Photo from Solihull Metropolitan Borough Council.

ICN is delighted to see a stream of work come to fruition last week with the release of the Solihull Climate Action Survey Report. Read the key findings here.

In November last year, it was a privilege to meet in person with 60 students from nine Solihull schools and colleges in Solihull’s Council Chambers. Our thanks to Solihull Metropolitan Borough Council for providing matched funding and for their continued support of this event.  

Students started their day by filling in the Climate Action Survey so that their views were included in the report released this week, in conjunction with Solihull Metropolitan Borough Council.  

Teams of students represented a range of countries at the conference, from those that are highly vulnerable to climate change such as Bangladesh and the Marshall Islands through to oil rich nations of Saudia Arabia and United States of America. Strong and clear resolutions were put forward by different delegations as greater climate ambition was sought to keep world targets on track (see below). 

The conference ended as it had started with a chance for students to make their own views known about climate change in Solihull.  Some of the students went on to record their questions for the Leader of Solihull Council, Councillor Courts. Covid isolation had unfortunately meant Councillor Courts couldn’t attend in person but with the help of technology, he was still able to answer, in the video below.

Young people also wrote their views about action they want to see on climate change, saying ‘one thing’ … 

…I would like to happen in school:

  • I want my school to encourage pupils and teachers (if possible) to walk or cycle to school so we can cut down on CO2 emissions and help stop climate change 
  • Put solar panels on the roof of the schools to produce renewable energy; Recycle plastic bottles; Electric bus so that travelling to places will reduce carbon emissions from school [Park Hall Academy] 
  • School should try and reduce their CO2 emissions. 

…we can do ourselves:

  • We can help by planting more trees in the environment 
  • Currently our energy sources are only 20% renewable. We hope that by 2030 we can make it to 80%; Pay more to have a plastic bag [TGAcademy] 

Solihull Council can do:

  • Councils should be open to financial help towards least developed countries (LDCs). The poor countries contribute the least but suffer the most. Motions should be passed regarding this [Solihull School] 
  • Recycling stations as common as the red postbox; Sewage drainers – make them so you can’t throw litter down.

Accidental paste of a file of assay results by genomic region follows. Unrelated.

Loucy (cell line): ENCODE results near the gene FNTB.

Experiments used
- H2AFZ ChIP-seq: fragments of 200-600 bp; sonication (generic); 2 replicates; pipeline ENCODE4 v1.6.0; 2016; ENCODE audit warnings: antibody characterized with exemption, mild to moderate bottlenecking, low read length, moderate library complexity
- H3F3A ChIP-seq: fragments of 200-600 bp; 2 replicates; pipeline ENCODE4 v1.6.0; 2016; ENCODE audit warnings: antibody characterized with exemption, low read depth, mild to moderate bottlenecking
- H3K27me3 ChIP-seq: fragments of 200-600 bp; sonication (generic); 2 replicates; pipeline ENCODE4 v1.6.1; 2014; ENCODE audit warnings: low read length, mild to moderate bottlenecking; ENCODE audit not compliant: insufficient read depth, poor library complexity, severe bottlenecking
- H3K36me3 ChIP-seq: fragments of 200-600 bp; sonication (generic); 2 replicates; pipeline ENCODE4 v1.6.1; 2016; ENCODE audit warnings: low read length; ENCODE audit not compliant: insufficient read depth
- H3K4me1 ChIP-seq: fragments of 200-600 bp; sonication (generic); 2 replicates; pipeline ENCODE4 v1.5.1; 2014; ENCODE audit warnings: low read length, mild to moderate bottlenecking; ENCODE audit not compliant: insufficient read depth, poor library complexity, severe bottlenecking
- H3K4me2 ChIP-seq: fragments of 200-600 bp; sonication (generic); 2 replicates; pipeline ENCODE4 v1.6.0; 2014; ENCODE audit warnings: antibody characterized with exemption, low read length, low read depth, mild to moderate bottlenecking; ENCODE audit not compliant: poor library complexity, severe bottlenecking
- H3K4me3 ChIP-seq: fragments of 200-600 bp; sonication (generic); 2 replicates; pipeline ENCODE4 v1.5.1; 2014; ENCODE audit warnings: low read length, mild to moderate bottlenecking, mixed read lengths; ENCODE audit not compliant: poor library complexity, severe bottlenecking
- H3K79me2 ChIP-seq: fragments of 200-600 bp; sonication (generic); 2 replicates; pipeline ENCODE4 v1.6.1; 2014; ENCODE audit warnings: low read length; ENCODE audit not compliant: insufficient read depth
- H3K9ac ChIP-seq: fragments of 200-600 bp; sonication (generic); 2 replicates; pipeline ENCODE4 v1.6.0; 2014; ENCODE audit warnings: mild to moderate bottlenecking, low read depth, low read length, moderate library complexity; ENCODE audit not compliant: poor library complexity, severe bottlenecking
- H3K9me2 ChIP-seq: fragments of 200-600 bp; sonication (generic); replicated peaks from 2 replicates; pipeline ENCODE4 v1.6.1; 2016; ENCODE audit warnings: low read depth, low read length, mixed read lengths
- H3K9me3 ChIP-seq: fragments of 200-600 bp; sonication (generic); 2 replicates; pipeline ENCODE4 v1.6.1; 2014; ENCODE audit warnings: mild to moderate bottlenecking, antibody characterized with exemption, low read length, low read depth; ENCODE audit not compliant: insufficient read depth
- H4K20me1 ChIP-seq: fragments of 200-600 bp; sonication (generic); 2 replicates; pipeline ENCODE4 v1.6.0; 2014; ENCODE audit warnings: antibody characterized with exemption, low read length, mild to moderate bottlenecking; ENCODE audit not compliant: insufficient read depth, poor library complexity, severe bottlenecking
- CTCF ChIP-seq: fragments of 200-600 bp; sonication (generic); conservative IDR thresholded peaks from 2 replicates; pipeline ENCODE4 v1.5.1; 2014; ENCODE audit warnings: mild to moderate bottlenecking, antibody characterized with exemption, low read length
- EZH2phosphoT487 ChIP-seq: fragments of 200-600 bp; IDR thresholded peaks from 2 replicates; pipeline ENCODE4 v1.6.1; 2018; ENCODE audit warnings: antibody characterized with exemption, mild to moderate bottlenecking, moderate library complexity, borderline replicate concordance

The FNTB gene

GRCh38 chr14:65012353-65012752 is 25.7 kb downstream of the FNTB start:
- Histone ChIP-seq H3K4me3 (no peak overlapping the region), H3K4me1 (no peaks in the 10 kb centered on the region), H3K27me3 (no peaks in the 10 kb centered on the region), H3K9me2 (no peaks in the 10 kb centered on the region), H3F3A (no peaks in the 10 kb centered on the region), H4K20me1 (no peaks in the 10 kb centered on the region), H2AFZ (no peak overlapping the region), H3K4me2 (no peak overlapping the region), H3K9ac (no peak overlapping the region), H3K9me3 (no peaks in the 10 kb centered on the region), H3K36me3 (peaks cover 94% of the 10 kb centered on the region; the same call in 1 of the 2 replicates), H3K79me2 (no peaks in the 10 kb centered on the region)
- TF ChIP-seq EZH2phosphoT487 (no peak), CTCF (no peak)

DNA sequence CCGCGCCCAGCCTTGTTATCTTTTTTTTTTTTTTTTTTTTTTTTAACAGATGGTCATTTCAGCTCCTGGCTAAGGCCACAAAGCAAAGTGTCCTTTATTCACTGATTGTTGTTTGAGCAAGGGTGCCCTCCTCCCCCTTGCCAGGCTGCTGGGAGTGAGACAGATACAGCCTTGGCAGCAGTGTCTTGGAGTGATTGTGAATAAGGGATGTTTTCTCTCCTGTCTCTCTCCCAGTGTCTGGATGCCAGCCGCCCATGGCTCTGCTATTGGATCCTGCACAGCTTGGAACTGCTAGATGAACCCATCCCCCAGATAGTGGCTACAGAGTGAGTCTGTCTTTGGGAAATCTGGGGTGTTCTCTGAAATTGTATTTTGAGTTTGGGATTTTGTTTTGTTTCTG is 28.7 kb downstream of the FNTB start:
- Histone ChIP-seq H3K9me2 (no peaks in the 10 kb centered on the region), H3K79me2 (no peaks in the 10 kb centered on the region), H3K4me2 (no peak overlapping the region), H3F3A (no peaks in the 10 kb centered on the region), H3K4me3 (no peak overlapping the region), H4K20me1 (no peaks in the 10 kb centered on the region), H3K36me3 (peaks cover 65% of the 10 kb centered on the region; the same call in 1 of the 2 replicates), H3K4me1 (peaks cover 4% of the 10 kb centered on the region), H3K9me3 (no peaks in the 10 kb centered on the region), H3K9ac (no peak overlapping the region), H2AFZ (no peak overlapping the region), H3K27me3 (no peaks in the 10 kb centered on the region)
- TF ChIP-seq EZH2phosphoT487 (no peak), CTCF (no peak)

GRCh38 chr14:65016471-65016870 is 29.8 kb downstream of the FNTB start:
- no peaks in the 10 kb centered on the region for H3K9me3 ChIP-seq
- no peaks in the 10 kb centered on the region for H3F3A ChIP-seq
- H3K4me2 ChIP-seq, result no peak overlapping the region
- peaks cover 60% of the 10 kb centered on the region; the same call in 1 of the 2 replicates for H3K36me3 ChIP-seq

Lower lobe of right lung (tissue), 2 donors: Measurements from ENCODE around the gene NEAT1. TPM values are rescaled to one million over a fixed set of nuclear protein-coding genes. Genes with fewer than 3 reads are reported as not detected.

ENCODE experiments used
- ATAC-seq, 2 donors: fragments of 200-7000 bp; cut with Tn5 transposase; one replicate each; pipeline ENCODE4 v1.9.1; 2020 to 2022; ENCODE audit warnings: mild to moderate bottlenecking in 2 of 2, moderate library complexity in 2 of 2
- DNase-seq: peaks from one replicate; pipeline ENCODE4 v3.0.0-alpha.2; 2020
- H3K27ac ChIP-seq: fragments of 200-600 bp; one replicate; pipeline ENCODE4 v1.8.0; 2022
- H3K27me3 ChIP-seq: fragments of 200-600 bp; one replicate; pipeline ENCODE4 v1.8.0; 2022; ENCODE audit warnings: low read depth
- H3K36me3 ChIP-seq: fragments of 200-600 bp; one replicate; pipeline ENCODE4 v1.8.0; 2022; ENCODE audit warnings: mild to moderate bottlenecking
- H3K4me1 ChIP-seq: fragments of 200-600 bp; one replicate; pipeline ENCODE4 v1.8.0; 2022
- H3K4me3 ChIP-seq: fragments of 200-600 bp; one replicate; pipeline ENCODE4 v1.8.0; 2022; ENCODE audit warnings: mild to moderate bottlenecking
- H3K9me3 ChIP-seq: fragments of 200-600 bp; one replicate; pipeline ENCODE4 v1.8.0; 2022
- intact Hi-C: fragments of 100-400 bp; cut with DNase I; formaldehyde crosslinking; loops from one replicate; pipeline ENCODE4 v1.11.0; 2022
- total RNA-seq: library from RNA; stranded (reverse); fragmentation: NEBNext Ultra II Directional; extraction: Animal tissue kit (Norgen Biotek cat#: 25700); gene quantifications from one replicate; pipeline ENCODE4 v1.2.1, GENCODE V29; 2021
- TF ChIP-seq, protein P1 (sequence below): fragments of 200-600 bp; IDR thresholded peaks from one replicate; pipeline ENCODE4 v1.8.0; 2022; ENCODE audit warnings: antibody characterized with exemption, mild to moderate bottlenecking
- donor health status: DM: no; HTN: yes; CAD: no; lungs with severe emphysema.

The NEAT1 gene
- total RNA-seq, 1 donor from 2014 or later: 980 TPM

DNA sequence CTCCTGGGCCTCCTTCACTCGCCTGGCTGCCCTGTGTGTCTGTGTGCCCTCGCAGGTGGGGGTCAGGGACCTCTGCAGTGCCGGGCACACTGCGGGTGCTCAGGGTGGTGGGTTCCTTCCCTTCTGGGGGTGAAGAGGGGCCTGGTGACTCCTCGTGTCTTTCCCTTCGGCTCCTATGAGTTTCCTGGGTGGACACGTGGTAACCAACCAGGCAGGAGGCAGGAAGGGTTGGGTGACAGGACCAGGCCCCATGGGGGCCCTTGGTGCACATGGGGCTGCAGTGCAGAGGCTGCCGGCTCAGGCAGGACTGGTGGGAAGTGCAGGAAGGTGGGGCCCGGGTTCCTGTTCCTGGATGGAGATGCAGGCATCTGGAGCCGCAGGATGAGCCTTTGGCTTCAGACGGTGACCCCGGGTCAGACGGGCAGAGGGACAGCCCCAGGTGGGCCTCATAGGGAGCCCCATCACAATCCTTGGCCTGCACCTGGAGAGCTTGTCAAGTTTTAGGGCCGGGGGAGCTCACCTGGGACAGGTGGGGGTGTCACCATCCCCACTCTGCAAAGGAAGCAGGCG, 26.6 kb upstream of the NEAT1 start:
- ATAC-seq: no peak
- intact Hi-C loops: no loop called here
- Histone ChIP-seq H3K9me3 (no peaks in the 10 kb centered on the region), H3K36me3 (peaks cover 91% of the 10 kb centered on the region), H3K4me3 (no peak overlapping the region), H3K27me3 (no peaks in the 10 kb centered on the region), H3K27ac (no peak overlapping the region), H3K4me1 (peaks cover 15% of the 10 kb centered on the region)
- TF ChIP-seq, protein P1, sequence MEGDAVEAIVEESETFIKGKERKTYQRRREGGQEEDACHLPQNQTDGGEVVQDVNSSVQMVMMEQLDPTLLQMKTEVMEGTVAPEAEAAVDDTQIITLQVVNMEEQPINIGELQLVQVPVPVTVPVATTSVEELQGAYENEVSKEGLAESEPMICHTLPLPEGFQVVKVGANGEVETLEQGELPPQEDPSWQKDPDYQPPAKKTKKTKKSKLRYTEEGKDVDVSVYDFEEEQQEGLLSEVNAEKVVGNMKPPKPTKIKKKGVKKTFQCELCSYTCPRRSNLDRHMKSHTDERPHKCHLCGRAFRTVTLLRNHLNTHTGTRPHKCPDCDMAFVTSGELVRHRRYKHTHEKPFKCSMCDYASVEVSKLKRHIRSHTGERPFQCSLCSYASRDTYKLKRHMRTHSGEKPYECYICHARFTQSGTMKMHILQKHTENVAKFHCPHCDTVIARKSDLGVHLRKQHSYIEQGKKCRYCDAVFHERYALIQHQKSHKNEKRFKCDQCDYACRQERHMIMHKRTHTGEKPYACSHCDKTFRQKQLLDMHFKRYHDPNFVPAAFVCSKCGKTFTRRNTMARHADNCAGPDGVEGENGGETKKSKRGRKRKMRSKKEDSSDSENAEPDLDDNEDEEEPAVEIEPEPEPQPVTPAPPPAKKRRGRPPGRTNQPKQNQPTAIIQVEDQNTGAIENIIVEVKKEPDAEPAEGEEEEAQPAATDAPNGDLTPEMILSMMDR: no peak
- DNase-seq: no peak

• I think that the council could start to do more clean ups and start to inspire more people. 

Graphic from Solihull’s Youth Climate Action Research Report.

Solihull Climate Conference and resolutions 

Solihull students were warmly welcomed by The Mayor of Solihull, Councillor Meeson and the Solihull Cabinet Portfolio Holder for Climate Change, Planning and Housing, Councillor Mackiewicz and encouraged in their critical thinking about some of the key climate change questions being discussed in the last days of the United Nations (UN COP26) conference itself. (See this press release.) 

As was the case in the conclusions to COP26 in Glasgow, impassioned points were made about the impacts of climate change right now: 

  • The Marshall Islands were concerned that greenhouse gas emissions have actually increased. 
  • There was concern about the amount of forestry lost to illegal logging, including Indonesia and Brazil.  
  • A delegate from Ethiopia was passionate in his plea for the world to work together as it is only by joint action that we can hope to keep global targets on track.  
  • There were calls for high income countries (HIC) to do much more to help achieve the promise of $100 billion to help people around the world adapt to more extreme weather. 

ICN Stock Photo ©Lynda Bowyer Photography

Vital resolutions were put forward to tackle some of the major themes of the conference. 

Theme Resolution 
Cities:  We are proposing that 80% of buildings and 100% of new builds will be carbon neutral by 2035 
Energy:  The transition from non-renewable energy to renewable energy was stressed. China and USA to come to an agreement to reach Net Zero by 2050 shifting forward China’s Net Zero target by 10 years. Bhutan proposed that countries that do have the capacity for renewable energy should be expected to share resources with other countries that require it, such as by exporting it. The countries providing energy should be supplied with a small payment to fund and support LDCs. This acts as an offset compensation for emissions. 
Forestry: A solution put forward to this problem is to introduce new stricter laws for illegal logging and stricter punishments. Chile pledged to protect its natural reserves of forests that still remain and with help from HICs that haven’t pledged to help Low Income Countries. With their support, Chile can protect more than 80% of our forest. 
Oceans: Our solution is to work with the charity The Ocean Cleanup to help clear our oceans. Also to promote and invest in work to help end pollution in the seas. 

Our thanks go to the students and teachers from the participating schools: 

  • Arden Academy
  • John Henry Newman College 
  • Langley School 
  • Park Hall Academy 
  • Solihull School 
  • Solihull Sixth Form College
  • TGA Kingshurst Academy 
  • Tudor Grange Academy 
  • WMG Academy 

ICN Team